In India’s garment factories, stitching clothes and a culture of non-violence

55Viyakula Mary speaks at a training session aimed at reducing workplace sexual harassment, at a garment factory in Tamil Nadu.

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A UN Trust Fund-supported project to reduce workplace sexual harassment is training thousands of workers in 24 factories in India and Bangladesh, through peer-to-peer education

Viyakula Mary was born in the southern Indian state of Tamil Nadu. She was first drawn to the issue of violence against women at the age of 16, when she heard that a member of her community had faced sexual harassment but had no prospect of justice.

Mary, now 39, works as a trainer for Social Awareness and Voluntary Education, a human rights organization based in Tirupur, a city in Tamil Nadu. She leads training sessions in six garment factories across the state aimed at reducing workplace sexual harassment. Her NGO is part of an innovative project focused on the garment supply chain that is led by Netherlands-based NGO Fair Wear Foundation, in partnership with garment factories in India and Bangladesh, European clothing brands, governments, civil society organizations and trade unions in Europe and Asia.

According to studies by Fair Wear Foundation, violence against women is widespread in India’s garment factories. Violence ranges from verbal and physical abuse to sexual harassment and rape.

A woman garment worker on the job at a factory in Tamil Nadu, India. Photo courtesy of Fair Wear Foundation

In the past, as was the case with violence in other social spheres, women were reluctant to report abuse. Mary says that in the factories where she has worked, very few effective mechanisms exist for women workers to report any kind of grievance. Women who faced violence also have so little faith in either the police or judicial systems that if a problem persisted, rather than pursue justice, they would simply look for alternative work.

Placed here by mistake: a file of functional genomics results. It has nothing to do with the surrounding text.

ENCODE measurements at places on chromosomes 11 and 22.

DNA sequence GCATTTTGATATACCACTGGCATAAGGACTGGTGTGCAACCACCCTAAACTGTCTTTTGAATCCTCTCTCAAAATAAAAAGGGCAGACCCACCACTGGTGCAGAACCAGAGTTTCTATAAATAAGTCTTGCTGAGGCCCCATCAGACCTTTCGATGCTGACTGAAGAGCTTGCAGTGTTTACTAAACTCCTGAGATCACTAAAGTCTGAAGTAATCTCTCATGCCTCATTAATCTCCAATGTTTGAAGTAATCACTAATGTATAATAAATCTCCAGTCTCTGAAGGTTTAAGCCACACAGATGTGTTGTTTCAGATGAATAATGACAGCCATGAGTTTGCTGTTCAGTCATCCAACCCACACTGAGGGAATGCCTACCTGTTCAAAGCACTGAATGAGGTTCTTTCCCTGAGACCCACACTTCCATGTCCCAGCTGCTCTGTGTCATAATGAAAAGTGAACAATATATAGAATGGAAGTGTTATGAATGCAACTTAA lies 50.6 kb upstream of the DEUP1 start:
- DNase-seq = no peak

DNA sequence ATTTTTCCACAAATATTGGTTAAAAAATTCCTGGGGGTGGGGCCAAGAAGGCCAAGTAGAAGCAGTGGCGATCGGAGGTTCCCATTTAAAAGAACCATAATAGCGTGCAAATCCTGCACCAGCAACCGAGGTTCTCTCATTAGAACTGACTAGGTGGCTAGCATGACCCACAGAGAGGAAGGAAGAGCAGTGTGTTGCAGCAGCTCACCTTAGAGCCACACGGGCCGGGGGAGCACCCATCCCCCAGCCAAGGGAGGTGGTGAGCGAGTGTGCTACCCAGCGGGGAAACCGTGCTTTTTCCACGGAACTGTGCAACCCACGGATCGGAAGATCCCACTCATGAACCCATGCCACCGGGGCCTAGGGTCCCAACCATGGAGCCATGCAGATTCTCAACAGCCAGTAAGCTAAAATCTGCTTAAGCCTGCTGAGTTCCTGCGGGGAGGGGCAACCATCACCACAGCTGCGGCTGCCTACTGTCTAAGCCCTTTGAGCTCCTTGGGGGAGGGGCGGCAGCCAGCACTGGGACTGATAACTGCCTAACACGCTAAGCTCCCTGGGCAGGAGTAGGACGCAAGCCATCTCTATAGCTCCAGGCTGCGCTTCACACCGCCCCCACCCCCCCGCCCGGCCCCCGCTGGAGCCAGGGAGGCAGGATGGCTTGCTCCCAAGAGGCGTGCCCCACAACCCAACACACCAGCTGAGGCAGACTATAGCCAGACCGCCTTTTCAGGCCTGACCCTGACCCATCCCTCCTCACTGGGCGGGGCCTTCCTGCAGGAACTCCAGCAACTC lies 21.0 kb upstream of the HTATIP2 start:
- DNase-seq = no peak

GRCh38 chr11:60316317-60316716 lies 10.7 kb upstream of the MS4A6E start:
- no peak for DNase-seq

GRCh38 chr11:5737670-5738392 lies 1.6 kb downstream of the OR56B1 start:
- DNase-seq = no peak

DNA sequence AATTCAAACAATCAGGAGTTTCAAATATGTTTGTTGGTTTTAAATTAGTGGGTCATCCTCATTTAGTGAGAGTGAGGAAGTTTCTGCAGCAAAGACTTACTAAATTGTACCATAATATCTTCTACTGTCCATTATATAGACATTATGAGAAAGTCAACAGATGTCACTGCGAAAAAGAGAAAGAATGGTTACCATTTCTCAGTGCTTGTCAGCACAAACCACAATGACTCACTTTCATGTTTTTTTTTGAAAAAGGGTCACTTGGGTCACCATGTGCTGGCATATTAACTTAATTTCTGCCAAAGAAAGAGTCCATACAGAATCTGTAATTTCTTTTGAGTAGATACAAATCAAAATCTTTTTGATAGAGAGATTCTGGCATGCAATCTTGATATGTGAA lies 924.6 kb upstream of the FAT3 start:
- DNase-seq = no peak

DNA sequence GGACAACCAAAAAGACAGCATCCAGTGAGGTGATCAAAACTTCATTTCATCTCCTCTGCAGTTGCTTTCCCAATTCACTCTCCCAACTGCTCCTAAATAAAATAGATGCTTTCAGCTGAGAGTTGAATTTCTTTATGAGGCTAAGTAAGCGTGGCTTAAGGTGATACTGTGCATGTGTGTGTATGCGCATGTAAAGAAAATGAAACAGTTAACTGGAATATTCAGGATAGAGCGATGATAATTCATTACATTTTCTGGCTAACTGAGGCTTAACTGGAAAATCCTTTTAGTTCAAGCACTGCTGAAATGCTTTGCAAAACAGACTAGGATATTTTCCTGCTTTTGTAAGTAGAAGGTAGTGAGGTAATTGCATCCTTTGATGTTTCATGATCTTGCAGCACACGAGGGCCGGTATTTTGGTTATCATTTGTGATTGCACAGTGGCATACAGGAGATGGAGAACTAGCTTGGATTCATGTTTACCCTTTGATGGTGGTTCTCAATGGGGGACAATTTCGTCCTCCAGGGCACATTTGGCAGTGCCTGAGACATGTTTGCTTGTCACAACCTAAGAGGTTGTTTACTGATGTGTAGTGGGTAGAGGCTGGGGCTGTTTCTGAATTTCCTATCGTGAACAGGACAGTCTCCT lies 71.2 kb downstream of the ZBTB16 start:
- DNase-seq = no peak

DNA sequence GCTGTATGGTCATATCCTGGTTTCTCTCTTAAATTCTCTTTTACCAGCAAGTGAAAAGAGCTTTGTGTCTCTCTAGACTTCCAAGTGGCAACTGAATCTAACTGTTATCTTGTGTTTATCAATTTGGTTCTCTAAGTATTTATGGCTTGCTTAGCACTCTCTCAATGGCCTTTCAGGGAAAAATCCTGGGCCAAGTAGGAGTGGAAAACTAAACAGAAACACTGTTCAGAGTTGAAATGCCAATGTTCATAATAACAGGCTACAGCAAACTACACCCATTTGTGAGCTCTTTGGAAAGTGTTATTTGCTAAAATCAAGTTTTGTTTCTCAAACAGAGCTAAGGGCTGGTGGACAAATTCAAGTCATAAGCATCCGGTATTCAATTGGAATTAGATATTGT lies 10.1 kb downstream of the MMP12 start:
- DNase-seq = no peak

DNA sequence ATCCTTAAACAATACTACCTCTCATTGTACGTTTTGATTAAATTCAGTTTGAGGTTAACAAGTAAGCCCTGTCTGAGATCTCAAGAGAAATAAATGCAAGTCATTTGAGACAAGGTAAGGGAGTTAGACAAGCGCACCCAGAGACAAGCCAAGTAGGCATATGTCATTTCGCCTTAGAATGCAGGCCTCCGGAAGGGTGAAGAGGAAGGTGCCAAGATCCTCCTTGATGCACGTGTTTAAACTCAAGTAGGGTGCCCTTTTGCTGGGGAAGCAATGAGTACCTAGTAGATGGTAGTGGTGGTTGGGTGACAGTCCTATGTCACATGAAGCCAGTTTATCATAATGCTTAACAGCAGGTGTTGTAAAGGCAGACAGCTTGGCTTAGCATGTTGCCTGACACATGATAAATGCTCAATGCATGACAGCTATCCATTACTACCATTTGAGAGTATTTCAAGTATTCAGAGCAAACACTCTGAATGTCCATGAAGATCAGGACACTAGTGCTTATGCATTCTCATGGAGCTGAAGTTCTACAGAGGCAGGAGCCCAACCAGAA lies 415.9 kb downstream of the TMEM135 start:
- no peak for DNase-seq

In 2013, a new law, the Sexual Harassment of Women at Workplace Act, strengthened the legal protection afforded to women working in garment factories in India. To ensure the law is being implemented, Mary believes a holistic approach, including awareness and training, is needed.

As part of the initiative, the ‘Preventing Workplace Violence’ project, which is supported by the UN Trust Fund to End Violence against Women, 3,500 workers in India and Bangladesh have received direct training in 24 factories, while another 15,000 workers have been trained via peer-to-peer education.

Women garment workers listen attentively at a training session where they are empowered to speak up about workplace harassment. Photo courtesy of Fair Wear Foundation

The training sessions range from three to six hours and are open to all workers, women and men, as well as management and supervisors. They’re conducted during working hours and participants earn at least minimum wages during that time.

“Management now takes quick action when a complaint is brought to them. In the past they would not even know what we were going through,” says a 31-year-old female factory worker in Tirupur.

After receiving initial training, workers are nominated to join the management and NGO representatives as part of a newly-established ‘Anti-Harassment Committees’. They meet monthly to address harassment cases. This group receives further training in communication and listening, problem-solving and decision-making to help resolve cases.

According to Juliette Li, a coordinator with Fair Wear Foundation, “lots of women accept sexual harassment because they don’t recognize it as such. And if they do, the factory manager doesn’t take it seriously. We want to create an atmosphere in which workers can talk to their bosses.”

Through the training sessions, women learn to discuss issues of violence and harassment more openly with supervisors and one another. Photo courtesy of Fair Wear Foundation

The project, which started two years ago, is showing initial results. The Anti-Harassment Committees established in the factories where Mary works hear approximately four reports a month. The initiative has lifted the lid on a problem rarely spoken about and empowered workers to also address other issues including workplace discrimination and labour rights.

By participating in anti-harassment committees, women have become more vocal on the factory floor. Whereas no women held supervisory positions in any of the six factories at the beginning of the project, five women have since been promoted to such roles.

“We are empowering women more and they are getting knowledge of all these related issues,” says Mary. “We could see after the trainings that the position of women is changing.”

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